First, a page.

This first element of the new process has had a patchy history.  Twelve NPSs were originally envisaged: six on various types of energy NSIP, three for transport and three for water and waste.  More than four years after the Act was passed, only eight of the twelve have been finalised ('designated') and a ninth has been languishing in draft for over a year.

Six energy NPSs: one overarching one ('EN-1'), one for fossil fuel electricity generation ('EN-2'), one for renewable energy generation ('EN-3'), one for gas and oil transmission infrastructure ('EN-4'), one for overhead electric lines ('EN-5') and one for nuclear power electricity generation ('EN-6') were designated in July 2011.  One transport NPS for ports was designated in January 2012, and one for waste water was designated in March 2012.  The Hazardous Waste NPS has been published in draft and is planned to be designated this spring.

There is no sign of the remaining three proposed NPSs: 'national networks' (i.e. road, rail and rail freight), airports, and water supply.

The idea is that once a type of infrastructure has an NPS in place, objections to applications in that field cannot question what it contains.  The waste water and nuclear power NPSs are the only two that give locations that are suitable for new infrastructure.

Nationally significant infrastructure projects

'NSIP' is rather close to 'NPS' (and an anagram of PINS to boot) but if you pronounce the former 'ensip' it helps to distinguish it.

The 16 types of NSIP are: electricity generating projects of all types; overhead electric lines; underground gas storage; LNG facilities; gas reception facilities; gas pipelines; other pipelines; highways; airports; harbours; railways; rail freight interchanges; dams/reservoirs; water transfer facilities; waste water treatment plants and hazardous waste facilities.  The only change to the list since it came in has been to extend waste water projects to include waste water storage and transfer projects, which means that the proposed Thames Tideway Tunnel project must now use the regime (and the application for that is expected by the end of March).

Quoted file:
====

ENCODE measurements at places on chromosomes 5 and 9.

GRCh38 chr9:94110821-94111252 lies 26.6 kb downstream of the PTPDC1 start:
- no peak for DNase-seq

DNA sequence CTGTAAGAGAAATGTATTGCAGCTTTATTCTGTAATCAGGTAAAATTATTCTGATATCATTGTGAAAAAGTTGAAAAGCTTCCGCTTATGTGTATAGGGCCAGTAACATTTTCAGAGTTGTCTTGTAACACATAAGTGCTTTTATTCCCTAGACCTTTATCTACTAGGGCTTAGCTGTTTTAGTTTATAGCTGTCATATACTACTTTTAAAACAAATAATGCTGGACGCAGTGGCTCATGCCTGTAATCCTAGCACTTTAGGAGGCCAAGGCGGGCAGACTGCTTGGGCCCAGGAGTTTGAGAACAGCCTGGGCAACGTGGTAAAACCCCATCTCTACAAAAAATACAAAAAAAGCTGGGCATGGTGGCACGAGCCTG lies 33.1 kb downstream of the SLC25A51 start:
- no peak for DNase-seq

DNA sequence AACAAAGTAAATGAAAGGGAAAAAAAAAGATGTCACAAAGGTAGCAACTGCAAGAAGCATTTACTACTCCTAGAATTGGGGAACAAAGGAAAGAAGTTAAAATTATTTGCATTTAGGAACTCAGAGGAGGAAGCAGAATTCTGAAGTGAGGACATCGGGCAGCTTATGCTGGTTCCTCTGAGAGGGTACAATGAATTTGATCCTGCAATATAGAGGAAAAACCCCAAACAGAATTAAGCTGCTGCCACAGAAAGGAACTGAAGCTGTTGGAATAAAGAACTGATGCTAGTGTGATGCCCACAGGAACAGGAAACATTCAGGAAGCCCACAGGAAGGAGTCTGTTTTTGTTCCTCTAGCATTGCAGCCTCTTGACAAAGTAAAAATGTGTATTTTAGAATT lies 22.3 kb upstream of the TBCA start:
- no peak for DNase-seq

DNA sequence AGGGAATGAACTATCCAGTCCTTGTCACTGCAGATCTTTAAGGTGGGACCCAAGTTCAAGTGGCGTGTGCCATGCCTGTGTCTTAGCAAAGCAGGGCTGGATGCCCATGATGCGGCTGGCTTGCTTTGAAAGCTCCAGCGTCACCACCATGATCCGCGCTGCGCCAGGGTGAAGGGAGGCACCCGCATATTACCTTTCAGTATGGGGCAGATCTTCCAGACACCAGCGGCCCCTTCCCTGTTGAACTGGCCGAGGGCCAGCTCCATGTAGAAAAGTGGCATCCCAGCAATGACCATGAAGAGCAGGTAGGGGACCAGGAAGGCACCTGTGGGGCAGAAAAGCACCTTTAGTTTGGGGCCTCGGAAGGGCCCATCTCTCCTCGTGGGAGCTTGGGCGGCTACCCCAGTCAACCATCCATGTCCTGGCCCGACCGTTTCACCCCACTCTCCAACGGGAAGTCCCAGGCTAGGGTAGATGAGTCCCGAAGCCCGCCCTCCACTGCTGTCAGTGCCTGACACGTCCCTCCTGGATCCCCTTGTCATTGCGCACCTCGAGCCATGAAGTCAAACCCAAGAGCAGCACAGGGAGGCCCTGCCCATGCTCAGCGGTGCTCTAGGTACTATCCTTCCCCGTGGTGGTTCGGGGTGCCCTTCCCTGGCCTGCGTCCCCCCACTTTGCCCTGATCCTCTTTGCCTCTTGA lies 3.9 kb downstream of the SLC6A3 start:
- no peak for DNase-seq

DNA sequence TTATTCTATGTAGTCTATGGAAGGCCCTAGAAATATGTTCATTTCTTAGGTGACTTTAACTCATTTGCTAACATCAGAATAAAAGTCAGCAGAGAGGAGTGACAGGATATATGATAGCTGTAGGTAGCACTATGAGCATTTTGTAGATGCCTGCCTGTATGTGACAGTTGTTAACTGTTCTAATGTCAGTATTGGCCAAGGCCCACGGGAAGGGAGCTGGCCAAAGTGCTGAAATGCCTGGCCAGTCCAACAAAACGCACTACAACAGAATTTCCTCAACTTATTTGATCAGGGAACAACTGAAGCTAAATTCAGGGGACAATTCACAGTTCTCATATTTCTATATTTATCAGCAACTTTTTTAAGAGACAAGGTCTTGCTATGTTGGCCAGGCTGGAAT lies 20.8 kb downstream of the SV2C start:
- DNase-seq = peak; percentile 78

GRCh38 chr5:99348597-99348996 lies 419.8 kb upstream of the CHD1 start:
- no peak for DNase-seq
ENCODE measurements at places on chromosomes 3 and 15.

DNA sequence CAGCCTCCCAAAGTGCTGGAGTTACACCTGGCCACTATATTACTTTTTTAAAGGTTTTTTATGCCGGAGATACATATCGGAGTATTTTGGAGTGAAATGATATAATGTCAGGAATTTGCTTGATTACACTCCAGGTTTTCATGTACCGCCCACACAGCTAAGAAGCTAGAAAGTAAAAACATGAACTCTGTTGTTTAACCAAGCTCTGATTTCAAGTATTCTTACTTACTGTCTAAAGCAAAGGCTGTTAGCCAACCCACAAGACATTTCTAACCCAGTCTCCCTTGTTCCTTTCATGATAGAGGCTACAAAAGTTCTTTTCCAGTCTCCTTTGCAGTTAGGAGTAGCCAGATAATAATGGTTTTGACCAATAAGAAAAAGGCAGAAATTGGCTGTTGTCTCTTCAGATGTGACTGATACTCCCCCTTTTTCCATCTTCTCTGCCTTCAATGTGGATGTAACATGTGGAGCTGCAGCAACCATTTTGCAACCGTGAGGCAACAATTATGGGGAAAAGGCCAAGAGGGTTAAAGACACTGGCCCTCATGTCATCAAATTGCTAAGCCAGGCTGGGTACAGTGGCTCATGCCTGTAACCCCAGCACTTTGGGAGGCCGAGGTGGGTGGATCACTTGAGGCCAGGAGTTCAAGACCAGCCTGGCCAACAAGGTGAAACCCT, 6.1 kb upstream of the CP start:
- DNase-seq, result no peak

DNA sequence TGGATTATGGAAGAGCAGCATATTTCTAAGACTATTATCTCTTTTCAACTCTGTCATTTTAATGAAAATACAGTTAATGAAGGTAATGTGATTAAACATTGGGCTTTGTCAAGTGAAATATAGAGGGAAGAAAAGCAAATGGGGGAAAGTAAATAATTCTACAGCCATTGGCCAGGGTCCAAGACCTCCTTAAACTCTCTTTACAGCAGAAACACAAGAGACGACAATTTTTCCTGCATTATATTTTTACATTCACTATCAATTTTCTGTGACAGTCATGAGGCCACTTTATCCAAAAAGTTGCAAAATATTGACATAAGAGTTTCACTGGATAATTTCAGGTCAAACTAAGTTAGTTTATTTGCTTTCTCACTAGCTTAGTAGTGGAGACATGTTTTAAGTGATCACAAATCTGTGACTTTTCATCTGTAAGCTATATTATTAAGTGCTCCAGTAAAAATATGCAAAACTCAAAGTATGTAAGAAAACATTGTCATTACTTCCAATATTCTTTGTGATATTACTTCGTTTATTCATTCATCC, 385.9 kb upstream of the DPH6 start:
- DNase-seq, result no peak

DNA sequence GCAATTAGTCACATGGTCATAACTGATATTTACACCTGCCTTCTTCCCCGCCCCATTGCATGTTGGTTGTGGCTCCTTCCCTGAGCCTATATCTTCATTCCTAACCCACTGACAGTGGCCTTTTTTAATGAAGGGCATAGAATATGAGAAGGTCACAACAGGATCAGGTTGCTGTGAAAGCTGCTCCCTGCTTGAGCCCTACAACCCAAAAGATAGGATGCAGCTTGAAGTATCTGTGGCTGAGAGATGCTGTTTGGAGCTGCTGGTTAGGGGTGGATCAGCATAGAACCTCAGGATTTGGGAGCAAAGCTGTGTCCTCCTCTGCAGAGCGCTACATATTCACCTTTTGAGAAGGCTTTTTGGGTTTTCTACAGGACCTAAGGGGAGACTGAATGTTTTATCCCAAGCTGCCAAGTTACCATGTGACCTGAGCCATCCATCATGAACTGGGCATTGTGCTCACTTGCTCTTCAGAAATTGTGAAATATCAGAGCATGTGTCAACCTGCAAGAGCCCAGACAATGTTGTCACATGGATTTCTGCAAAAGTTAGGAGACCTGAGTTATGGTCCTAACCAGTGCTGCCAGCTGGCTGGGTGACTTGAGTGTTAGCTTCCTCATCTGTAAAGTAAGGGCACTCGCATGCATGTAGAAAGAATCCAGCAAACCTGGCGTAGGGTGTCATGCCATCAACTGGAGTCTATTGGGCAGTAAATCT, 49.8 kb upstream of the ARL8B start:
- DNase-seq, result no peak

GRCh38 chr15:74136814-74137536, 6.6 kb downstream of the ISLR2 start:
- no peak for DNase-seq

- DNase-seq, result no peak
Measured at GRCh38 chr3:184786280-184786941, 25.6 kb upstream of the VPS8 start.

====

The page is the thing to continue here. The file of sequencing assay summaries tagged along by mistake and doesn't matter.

The Planning Act regime was 'switched on' for energy and transport projects on 1 March 2010 - that is the date that applications for NSIPs had to be made to what was the Infrastructure Planning Commission but is now the Planning Inspectorate.  The regime was extended to waste water projects in April 2011 and to hazardous waste projects in October 2011, but it has not yet been switched on for water transfer, dams or reservoirs, with no proposed date in sight.

It is generally forbidden for a project below the threshold to use the regime, although the government can decide that a below-threshold project, a project outside the descriptions in the Act (as long as it is an energy, transport, water, waste water or waste project) or a cluster of projects should be considered an NSIP. The coalition government originally said it would do this for the Thames Tideway Tunnel but chose to amend the threshold instead. The Localism Act has made this easier - now, requests to 'upgrade' projects can be made before any application is made under the below-threshold regime. One project is known to have been upgraded in this way so far: the proposed Silvertown (road) tunnel in east London.

Once the Growth and Infrastructure Act has come into force, certain types of business and commercial project will be able to apply to come into the regime using this route.  This could cover projects from sports stadia to quarries - a consultation on the list closed last month and the government is considering the responses.

Planning Inspectorate